Doing Presentation When “They Need to Understand”
Why do they need to understand how to use the new software?
Well it’s needed to do their job.
Later in the conversation…
My situation is a little different. I’m working with the sales guys who sell our service.
Oh, so does the software you’re training them on have to do with their role as sales people?
Do they put information about their sales into the software?
Are they paid on commission?
So could their personal reason for wanting to learn the software, beside just because someone told them they had to, be that they want to make sure their information is in the system correctly so they get all the commissions they have coming to them.
Aaaahhhh. [dawning realization look coming across his face]
In the little scenario above, I was speaking to a technologist who had to do training within his company on the new software he was part of developing. When thinking about the training, he wasn’t thinking about why his audience would care about learning the software. He just knew he’d been assigned to do the training and the audience had to use the new software because that’s what the bosses wanted.
He’s not alone. Most speakers fall into this trap. I think one reason to blame is one of the biggest fallacies perpetrated about presentations.
Myth: You Should Have Only One Purpose for Your Presentation
I believe there is a huge fallacy that’s been perpetuated in the world of public speaking and it’s effecting speakers’ ability to be effective speakers. The fallacy -– that you should have only one purpose to your presentation.
When studying what others say about doing speeches or presentation, one piece of advice that was ALWAYS mentioned was that you need to have one purpose for your presentation. At first glance, that seemed to make sense to me. Maybe it seems to make sense to you too. But since I really started studying the art and science of presentations – watching great speakers and speaking more frequently myself – I’m convinced that having one purpose for your presentation is dead wrong.
For one thing, “one purpose” is overly simplistic. Life is messy. Rarely are we doing anything including a presentation with only one outcome in mind.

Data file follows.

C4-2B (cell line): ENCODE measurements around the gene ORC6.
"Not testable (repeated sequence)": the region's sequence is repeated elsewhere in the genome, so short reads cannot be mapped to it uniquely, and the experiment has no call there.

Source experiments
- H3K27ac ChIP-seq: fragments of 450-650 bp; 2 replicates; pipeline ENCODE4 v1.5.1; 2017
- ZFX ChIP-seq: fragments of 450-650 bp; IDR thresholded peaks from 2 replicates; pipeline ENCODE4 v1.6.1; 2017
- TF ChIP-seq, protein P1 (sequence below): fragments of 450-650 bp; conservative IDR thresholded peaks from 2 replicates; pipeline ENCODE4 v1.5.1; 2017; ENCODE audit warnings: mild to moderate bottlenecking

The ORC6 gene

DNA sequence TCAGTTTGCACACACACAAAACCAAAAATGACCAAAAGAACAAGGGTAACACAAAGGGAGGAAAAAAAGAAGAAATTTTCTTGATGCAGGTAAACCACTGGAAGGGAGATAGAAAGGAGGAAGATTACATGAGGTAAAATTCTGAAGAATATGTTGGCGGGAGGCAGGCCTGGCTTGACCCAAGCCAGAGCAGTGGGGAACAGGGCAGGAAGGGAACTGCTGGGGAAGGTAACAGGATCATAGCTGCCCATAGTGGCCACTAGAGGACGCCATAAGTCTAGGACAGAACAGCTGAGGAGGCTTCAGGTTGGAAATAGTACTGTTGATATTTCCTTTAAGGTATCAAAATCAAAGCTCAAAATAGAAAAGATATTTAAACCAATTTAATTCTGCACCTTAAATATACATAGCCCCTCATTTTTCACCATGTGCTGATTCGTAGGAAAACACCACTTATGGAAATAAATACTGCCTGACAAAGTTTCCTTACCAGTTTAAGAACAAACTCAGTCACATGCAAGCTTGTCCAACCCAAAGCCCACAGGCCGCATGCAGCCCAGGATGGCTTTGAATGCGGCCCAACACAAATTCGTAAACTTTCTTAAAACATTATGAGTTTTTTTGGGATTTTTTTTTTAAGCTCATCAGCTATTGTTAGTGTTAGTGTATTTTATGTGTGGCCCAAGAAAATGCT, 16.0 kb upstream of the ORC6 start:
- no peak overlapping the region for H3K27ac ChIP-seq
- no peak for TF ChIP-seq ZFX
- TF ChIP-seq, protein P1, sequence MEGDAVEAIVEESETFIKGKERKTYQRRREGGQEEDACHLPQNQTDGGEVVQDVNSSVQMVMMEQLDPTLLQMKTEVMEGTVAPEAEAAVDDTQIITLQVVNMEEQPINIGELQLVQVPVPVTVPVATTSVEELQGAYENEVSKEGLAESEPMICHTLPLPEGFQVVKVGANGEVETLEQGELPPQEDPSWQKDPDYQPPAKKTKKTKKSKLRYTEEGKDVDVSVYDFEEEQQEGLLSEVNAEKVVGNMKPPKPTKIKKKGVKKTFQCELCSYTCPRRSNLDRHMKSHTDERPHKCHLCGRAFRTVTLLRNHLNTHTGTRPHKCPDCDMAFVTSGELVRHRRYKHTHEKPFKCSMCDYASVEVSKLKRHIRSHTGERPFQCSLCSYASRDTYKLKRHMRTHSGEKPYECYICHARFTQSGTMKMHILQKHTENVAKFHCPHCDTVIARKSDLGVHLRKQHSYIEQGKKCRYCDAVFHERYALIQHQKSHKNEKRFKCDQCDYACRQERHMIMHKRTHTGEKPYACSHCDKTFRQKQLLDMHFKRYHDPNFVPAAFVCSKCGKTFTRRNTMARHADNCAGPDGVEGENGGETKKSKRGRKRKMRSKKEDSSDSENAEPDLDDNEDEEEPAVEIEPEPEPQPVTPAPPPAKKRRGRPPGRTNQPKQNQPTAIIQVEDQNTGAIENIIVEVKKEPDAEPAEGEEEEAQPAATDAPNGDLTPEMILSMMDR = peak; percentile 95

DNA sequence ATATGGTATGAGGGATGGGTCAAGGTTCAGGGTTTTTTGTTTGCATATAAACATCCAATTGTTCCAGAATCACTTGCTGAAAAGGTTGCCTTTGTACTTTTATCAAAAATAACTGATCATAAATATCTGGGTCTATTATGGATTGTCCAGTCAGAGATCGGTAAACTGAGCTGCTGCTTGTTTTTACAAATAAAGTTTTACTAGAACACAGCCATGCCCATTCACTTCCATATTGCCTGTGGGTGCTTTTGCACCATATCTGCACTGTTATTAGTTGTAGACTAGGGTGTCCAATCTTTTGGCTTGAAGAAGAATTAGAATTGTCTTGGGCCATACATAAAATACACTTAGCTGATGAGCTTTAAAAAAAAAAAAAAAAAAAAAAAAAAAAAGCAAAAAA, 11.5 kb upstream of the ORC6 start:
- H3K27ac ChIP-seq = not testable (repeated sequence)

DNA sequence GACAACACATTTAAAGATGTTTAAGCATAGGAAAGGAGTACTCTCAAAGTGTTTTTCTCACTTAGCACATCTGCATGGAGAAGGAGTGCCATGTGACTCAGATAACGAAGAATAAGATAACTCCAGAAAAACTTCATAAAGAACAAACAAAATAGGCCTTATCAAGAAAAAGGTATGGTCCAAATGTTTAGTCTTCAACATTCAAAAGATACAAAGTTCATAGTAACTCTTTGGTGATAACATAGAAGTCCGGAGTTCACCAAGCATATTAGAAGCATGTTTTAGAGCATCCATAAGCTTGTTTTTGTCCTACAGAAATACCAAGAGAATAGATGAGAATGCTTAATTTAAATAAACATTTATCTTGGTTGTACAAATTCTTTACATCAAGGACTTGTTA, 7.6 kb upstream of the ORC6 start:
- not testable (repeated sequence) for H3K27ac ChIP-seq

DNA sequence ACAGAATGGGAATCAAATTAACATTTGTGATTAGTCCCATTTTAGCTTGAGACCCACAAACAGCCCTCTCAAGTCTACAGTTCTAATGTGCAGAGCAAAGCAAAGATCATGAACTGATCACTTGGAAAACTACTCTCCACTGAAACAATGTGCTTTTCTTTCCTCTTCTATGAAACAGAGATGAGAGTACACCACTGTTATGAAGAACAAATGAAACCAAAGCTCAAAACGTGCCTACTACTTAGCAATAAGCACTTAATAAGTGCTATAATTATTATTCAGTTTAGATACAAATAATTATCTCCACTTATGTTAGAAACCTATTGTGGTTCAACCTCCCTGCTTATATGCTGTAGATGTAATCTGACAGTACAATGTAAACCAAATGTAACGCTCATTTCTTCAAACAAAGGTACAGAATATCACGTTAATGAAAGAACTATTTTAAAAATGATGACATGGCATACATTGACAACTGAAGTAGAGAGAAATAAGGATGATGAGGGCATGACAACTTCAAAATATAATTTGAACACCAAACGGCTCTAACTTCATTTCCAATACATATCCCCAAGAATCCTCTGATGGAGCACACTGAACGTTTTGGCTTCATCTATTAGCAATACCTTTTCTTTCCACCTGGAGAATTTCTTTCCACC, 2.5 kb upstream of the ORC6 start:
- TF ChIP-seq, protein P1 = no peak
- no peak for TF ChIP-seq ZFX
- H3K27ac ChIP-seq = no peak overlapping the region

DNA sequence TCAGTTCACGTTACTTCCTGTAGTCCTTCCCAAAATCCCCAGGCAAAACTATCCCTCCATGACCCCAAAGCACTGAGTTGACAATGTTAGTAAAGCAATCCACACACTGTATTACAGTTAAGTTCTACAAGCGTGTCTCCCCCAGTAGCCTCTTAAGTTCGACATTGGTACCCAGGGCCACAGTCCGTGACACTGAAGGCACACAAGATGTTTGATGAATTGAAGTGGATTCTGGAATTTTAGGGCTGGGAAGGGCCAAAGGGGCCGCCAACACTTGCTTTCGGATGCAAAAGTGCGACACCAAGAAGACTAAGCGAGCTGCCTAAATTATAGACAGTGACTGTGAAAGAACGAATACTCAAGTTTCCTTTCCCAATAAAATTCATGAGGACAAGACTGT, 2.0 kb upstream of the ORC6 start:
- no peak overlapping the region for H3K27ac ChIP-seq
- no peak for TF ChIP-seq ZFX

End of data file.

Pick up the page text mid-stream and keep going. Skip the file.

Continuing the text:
Secondly, and maybe more importantly, the “one purpose” approach encourages people to focus on themselves as a speaker and what they want to accomplish. When you’re standing in front of an audience taking up the finite commodity of the audience’s time, it’s incorrigible to think only of yourself as the speaker. It’s reprehensible to think only about what YOU want the audience to understand. Not to mention that if someone else has asked you to speak, they have a lot riding on your presentation as well.
For these reason, I believe there are actually 5 purposes to any presentation.
The 5 Purpose of a Presentation
As you read the purposes below, think about the next presentation you have coming up. Ask yourself the questions related to each purpose. Have you factored these considerations into your presentation?
#1 – General Purpose
This is just a word or two that generally describes what a speech is meant to accomplish. Is the purpose to inform? To educate? To persuade? To inspire? What, in a word or two, is the overall purpose of the presentation?
#2 – Specific Purpose
The specific purpose describes what the presentation will be about. This is the “one purpose” that textbooks talk about. Think of the specific purpose as the description you would use to inform your audience what the presentation will be about. It would be the description that you would send in a meeting invitation or to the person organizing the event that they could put on their website or print up in their conference program.
#3 – The Meeting Leader’s Purpose
Assuming you were asked by someone to speak, consider what that person’s motives are for asking you to present. Have you asked him or her? Do you understand what the leader of the meeting hopes to accomplish? How will the success or failure of your presentation effect him or her? How will your presentation support his or her objectives?
#4 – The Audience’s Purpose
The audience’s purpose is the most overlooked yet is the most important factor to a presentation’s overall success. Most speakers assume that the audience comes because of the specific purpose. Not so fast jack. The thing the audience cares about most is themselves. Have you asked representatives of the audience what your content will mean to their situation? Do you understand why what you want to talk about is important to them? How will your information be valuable in their lives? Why should they care? Understanding the underlying motives of your audience can be the real differentiator in your success.
#5 – Your Purpose
Why did you agree to do the presentation? Was it because your boss made you? Did you volunteer? How do you personally want to benefit as a result of giving the presentation?
Ask the Questions
Life – and presentation – are rarely ever simple, particularly when there’s a lot riding on the outcome of your presentation for you and for your audience.
Start by asking yourself the questions about and see how you can account for all these purposes in your next presentation. Then let me know how it goes by commenting in the comments section below!
In an attention-deficient, entertain-me-now, wait-while-I-post-that-on-my-Facebook-page kind of world, the typical business presentation is lame. Do you want to change that for yourself and your staff? Professional speaker, trainer, tweeter and blogger Kelly Vandever is here to help! An award winning speaker herself, Kelly helps organizations crank up their content and create killer interaction using old school and hi-tech techniques, all while annihilating bullet points and making this a better world for business audiences. Find out more at Communications for Everyone.